Wednesday, Aug. 30, 2006 | The sun is slipping low over Anza-Borrego Desert State Park when David Hogan’s truck squeaks to a stop. The evening light is a crisp orange, turning distant hills into shadowy ghosts.
Behind him, water drains to the Pacific Ocean. In front, the Salton Sea. A hulking mountain named Whale Peak hovers in the distance, draped with a blanket of juniper and pinyon trees.
In a canyon a few hundred feet below, tan power poles are visible. They follow the snaking basin, as it curls through cholla cactus, rustling cottonwoods and cool sage-smelling breezes.
The wires trace the path of a new, larger power line that San Diego Gas & Electric Co. plans to build through Anza-Borrego, California’s largest state park. The Sunrise Powerlink, as it is called, would provide enough electricity to power 650,000 homes.
SDG&E says the project, estimated to cost $1 billion to $1.5 billion, is needed to maintain the region’s energy supply and tap into renewable energy sources in Imperial County. It calls for the construction of steel towers with an average height of 130 feet. While the Powerlink has been greeted warmly by many politicians and local chambers of commerce, environmentalists such as Hogan, the director of the Center for Biological Diversity’s Urban Wildlands Program, question whether it is needed.
Other San Diego County state parks are facing similar development pressures. The Department of Homeland Security has plans to build a 3.5-mile section of border fence through Border Field State Park. The Irvine-based Foothill/Eastern Transportation Corridor Agency has proposed a six-lane, $875 million toll road through San Onofre State Beach.
Advocates say the three projects reflect a statewide trend. State parks are increasingly becoming receptacles for construction projects, says Sarah Feldman, Southern California director for the California State Parks Foundation, an advocacy group participating in a suit against the toll road.
The foundation has identified 115 threats to state parks throughout California. Some are small: A stable built on park land. Others are large: A casino proposed on private land inside a Humboldt County park boundary. But Feldman says no county has more controversial fights than San Diego.
More than a dozen environmentalists and planners interviewed for this story could not identify any time in San Diego’s recent history when state parks faced such development pressures. It is a result, some say, of population growth. While more land has been turned into housing subdivisions, habitat conservation plans have also designated more land as dedicated open space – off limits to development.
“We’re getting to the point where the only undeveloped land is preserved land,” says Andrew Poat, vice president of public policy at the San Diego Regional Economic Development Corp. “If your only choice is to take out housing, to take out jobs or to take out parkland, it’s a totally different question than before, when you paid whoever had open space.”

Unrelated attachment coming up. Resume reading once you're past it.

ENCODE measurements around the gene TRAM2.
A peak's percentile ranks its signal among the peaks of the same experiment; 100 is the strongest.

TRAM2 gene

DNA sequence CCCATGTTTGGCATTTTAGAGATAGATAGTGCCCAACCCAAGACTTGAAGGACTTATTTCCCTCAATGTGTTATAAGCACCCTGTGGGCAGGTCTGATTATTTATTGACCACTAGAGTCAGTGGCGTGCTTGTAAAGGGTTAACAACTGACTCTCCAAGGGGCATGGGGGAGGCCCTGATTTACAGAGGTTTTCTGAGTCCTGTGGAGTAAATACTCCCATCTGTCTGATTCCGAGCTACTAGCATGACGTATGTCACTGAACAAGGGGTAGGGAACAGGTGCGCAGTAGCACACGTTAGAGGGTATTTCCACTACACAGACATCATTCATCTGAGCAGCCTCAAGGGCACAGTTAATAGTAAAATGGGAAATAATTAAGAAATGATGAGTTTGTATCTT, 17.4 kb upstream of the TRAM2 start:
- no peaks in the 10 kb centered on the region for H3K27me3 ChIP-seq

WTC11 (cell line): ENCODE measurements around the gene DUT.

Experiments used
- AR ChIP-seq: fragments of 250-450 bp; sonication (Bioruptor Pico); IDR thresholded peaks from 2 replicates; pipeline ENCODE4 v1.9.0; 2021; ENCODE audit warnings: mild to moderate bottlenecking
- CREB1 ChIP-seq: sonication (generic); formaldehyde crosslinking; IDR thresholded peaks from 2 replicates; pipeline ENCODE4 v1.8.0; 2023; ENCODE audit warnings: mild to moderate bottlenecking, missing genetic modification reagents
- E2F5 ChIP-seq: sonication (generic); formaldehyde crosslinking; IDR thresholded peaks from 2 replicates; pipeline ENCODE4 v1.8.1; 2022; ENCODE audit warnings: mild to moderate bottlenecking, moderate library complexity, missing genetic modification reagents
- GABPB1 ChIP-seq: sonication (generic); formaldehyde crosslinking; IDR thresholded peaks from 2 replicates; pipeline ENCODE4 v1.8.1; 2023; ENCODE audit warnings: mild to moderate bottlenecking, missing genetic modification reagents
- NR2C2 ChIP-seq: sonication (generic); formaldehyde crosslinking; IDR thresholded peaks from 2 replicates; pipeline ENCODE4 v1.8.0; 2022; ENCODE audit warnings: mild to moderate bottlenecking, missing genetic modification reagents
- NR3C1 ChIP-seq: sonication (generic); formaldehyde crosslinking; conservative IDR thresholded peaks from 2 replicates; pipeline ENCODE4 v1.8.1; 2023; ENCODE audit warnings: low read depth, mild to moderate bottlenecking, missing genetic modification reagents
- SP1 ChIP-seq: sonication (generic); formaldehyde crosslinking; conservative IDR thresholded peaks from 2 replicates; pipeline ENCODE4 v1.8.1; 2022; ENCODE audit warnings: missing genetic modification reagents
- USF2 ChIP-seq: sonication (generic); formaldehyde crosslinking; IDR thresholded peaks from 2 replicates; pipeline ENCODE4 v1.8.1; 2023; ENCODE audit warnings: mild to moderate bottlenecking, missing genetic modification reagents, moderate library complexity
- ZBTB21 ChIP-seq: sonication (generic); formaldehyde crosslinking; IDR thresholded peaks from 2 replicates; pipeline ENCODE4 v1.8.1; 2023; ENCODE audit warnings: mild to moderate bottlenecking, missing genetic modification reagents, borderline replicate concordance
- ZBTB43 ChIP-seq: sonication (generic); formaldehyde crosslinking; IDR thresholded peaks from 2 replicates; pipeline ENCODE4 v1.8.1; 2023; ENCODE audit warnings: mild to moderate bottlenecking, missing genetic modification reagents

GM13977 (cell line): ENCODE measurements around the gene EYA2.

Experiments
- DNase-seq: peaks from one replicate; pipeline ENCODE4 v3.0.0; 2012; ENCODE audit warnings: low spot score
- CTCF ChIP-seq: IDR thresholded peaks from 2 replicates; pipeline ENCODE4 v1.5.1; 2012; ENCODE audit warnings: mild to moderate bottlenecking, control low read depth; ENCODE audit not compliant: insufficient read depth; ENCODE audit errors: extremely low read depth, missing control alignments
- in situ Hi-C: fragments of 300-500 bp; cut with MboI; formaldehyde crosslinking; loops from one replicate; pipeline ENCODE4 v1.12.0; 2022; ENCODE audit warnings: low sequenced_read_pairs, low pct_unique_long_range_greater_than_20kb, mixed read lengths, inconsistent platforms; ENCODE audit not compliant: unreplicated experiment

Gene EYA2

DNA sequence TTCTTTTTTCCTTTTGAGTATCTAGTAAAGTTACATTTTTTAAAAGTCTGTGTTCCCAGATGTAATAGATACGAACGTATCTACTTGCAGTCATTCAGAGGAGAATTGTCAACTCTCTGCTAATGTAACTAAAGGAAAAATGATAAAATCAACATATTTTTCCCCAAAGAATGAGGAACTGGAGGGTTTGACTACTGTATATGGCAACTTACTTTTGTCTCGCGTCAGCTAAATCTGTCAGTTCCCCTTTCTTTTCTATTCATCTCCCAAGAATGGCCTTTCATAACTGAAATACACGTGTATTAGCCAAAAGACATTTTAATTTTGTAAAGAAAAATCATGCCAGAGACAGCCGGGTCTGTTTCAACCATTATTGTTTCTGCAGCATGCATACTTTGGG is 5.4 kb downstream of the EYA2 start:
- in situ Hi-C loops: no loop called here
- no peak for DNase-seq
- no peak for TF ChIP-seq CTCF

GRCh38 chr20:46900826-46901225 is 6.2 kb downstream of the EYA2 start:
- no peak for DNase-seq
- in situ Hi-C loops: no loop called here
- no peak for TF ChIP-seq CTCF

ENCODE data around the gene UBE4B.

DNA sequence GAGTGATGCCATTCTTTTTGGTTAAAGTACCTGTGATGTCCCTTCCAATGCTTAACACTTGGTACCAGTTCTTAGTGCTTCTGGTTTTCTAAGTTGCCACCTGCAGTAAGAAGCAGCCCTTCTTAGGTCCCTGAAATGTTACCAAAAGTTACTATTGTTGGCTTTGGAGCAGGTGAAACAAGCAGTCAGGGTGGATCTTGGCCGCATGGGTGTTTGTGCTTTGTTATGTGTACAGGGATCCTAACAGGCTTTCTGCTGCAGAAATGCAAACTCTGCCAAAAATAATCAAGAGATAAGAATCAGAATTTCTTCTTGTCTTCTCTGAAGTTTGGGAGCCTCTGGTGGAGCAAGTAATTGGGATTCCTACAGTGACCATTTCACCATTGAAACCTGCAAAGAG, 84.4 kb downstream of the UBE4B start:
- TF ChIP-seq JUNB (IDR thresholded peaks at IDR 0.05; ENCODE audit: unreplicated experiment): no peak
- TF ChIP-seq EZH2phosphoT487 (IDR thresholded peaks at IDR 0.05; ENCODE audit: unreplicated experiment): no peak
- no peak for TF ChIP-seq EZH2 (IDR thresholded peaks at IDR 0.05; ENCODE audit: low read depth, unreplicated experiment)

Decades of development are redefining California’s promise, Poat says. The state once had enough land for everyone. But that has changed, he says, pointing to the proposal to move the region’s international airport to Marine Corps Air Station Miramar – one of the last flat, open stretches of land close to San Diego’s downtown.
“To me, it reflects a simple fact,” Poat says. “We’re running out of land.”
Standing along a dusty path in 650,000-acre Anza-Borrego, Hogan describes the latest wave of infrastructure projects – the power line in particular – as the industrialization of someplace natural, as the introduction of the “concrete jungle” into a preserve.
He walks down to a stream, where traces of an American Indian village – likely Kumeyaay – linger in the dirt. Above him, the existing power line cuts a miles-long gray streak across the darkening sky.
“This transmission line is made even worse by the fact that it’s going to carve through the heart of a place that’s so special,” Hogan says. “And not just special, but a place we already thought was protected.”
Forty years ago, the nation’s budding interstate highway program was churning out paved freeways at a rapid pace.
The nation’s parks were seen as better choices – easier choices – for roads. Eminent domain wasn’t needed. Homes weren’t disrupted.
When a group in Tennessee protested a highway planned through a Memphis park, the fight went to the U.S. Supreme Court. The result came in 1971. The federal government could not build a project across public land if a reasonable alternative existed. Justice Thurgood Marshall wrote in his opinion that protecting parks should be given “paramount importance.”
Environmentalists say parks are again being used as the path of least political resistance. In two of the San Diego cases, the federal government has helped clear the way.
The Department of Homeland Security got a boost in 2005, when Congress issued a blanket waiver of any law that might obstruct border-fence construction. No longer did the federal agency have to study or mitigate the environmental impacts of building the border fence around the Tijuana Estuary.
The Orange County toll road agency got a boost from Congress in 2001. Former U.S. Rep. Ron Packard, R-Carlsbad, included a provision in a defense spending bill that exempted the Foothill/Eastern Transportation Corridor Agency from the requirements upheld in that 1971 Supreme Court case. The agency no longer had to demonstrate reasonable alternatives existed to building through the popular state park.